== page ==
In the United States the police are not trained to fire warning shots and, in most cases, are strictly prohibited against firing warning shots by their department policy.
This is primarily because a "warning shot" still has to land somewhere and there is the chance it could cause death or injury to some other person.
Another reason is that in the time it takes to decide to fire a warning shot, fire the shot, and wait to see if the suspect complies, the suspect could attack the officer.
My understanding is this has been the general policy of the vast majority of PD's in the U.S. going back to at least the 1980's or 1970's.
You can find recorded instances of police firing warning shots back in the 50's and earlier, but for anything contemporary, the answer is "No."
Btw, other countries have different policies and it seems warning shots are still used by police in other places either as a regular practice or as part of "crowd control" during a riot, etc.
No warning shots.
If it's time to shoot, put the round where it'll do some good.
Not an expert, but wouldn't you want to keep your gun aimed at the miscreant at all times? Shifting your aim to get a warning shot off doesn't sound a very sensible thing to do.
As far as I am concerned, an armed police officer facing a dangerous suspect would take aim and then keep that aim locked in whilst negotiating.
I'd also be worried that the sound of the gunshot might spook the bad guy into doing something stooopid.
So no warning shots in real life. You might spin a story about a maverick cop who breaks the rules, Dirty Harry style. But, apart from that, it doesn't feel realistic.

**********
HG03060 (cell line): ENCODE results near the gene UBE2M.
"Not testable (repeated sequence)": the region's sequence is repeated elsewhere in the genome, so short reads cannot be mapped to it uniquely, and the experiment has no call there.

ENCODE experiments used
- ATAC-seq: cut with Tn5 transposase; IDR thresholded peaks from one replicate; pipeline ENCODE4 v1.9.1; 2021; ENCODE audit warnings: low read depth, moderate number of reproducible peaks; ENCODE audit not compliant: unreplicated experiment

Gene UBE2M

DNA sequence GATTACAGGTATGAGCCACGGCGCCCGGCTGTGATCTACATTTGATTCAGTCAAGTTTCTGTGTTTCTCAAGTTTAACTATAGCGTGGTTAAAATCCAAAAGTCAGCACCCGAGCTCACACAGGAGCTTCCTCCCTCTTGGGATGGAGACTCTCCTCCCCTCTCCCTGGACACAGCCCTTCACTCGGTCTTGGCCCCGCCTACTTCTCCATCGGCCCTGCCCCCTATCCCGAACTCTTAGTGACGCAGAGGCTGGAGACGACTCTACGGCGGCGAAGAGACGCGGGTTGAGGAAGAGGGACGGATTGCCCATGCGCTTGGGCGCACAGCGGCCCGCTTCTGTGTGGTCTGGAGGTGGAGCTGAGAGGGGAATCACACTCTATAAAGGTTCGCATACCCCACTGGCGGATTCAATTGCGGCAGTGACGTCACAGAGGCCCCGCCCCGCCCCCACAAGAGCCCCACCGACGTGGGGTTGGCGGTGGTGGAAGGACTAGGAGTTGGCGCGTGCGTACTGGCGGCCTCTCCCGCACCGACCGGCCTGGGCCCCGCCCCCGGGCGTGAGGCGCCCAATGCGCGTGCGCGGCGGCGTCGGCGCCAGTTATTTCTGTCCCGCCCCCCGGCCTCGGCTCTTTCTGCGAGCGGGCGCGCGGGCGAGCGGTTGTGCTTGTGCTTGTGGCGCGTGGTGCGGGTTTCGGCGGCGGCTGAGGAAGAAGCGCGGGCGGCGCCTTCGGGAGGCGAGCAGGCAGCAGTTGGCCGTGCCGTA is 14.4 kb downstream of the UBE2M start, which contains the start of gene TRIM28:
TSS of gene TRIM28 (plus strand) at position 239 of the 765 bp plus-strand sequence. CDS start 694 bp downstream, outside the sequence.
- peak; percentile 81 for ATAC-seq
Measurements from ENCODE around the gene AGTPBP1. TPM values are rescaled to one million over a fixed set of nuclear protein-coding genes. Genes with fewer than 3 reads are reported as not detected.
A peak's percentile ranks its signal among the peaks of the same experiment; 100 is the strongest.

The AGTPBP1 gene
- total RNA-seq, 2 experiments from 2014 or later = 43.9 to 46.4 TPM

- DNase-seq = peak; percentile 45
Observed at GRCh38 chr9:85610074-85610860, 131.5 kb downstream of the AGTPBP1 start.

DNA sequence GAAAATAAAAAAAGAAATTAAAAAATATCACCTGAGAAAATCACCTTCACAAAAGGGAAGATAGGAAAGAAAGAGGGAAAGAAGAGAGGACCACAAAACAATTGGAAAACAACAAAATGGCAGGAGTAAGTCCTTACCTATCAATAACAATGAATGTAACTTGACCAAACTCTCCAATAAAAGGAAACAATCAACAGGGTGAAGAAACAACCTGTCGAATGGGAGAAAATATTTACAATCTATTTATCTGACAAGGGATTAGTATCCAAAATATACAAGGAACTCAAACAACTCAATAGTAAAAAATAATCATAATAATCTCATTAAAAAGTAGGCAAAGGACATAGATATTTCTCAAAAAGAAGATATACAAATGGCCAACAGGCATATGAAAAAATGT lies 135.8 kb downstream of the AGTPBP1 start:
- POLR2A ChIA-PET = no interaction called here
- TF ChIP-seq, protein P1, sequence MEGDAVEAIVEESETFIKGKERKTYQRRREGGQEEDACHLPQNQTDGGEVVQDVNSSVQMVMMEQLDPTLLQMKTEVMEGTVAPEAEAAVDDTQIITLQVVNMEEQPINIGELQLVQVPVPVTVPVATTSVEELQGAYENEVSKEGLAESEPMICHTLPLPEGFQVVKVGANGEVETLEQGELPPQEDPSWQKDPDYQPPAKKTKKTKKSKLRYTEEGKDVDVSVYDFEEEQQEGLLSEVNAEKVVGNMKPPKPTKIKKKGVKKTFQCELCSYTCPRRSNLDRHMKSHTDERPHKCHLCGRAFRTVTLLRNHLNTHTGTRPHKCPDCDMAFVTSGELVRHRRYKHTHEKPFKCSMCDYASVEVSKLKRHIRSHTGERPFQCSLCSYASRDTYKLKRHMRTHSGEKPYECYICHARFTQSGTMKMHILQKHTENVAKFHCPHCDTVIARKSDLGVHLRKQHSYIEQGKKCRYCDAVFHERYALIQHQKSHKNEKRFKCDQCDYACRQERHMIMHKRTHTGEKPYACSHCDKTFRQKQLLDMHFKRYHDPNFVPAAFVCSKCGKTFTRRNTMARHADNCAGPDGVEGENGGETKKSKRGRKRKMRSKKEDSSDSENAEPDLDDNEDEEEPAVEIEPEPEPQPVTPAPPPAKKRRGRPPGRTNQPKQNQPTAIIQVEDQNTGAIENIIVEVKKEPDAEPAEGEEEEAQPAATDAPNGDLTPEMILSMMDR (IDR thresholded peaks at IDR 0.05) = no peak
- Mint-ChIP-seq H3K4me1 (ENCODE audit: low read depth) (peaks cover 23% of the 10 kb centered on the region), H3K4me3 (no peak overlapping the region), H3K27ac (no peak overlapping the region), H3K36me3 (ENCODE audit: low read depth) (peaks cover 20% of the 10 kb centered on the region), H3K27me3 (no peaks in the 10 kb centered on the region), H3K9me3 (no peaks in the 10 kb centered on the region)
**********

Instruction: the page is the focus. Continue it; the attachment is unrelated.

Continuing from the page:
Weapons drawn on an unresisting suspect, for example at a traffic stop, usually mean the person is known to be armed and dangerous--thus the threat level has already escalated.
Edit: if Lorna is correct, this is only general and not universal US policy. However, I've never met an officer who would fire a warning shot--it's a stupid thing to do, for a variety of reasons.
Last edited by L.C. Blackwell; 05-06-2012 at 06:24 AM.
I am sometimes here. You can also find me at: First They Came for the Communists, a human rights blog.
"We are plain quiet folk and have no use for adventures. Nasty disturbing uncomfortable things! Make you late for dinner! I can't think what anybody sees in them.”
From another point of view, if you're a wrongdoer about to confront a policeperson forcefully enough for them to draw their weapon, that officer wants you to be very clear that if they need to fire, they will most likely kill you. Not, "maybe they'll fire at me, and maybe they won't."
Troy Berrier has the world at his feet. He is about to take the freestyle motorcross world by storm when he wins the world MX-Stream game finals.
But Troy's definition of the word, “life”, is about to be shifted. The ensuing struggle will test his friendships and his faith in himself.
As for the original question: as a law enforcement officer I will not, ever, do warning shots. Not with my gun, my Taser, my O.C., baton or any other tool I use in the job - except maybe with my citations.
I would give 'warnings' where those are concerned. But nothing else.
"Oh? And who are you? The primate garbage police?"
From a logistical point of view, warning shots leave one vulnerable, and in that window, Bad Things Happen.
I believe, and please, law enforcement officers, correct me if I'm mistaken, the officer has to log in every shot they take with their side arm when the day is done. If five bullets were fired, then they need to logged when, where and how. "Warning Shot" might not look good in a report.
At least that's what I got from my own research. And again, if I'm mistaken, I welcome correction.
Situations where firing a warning shot is acceptable procedure: None.
And yes, any time you discharge your firearm, for any reason (outside the range) a full report detailing the circumstances is required.
Not at the end of the day or shift. At the conclusion of the episode, or as soon as is practicable.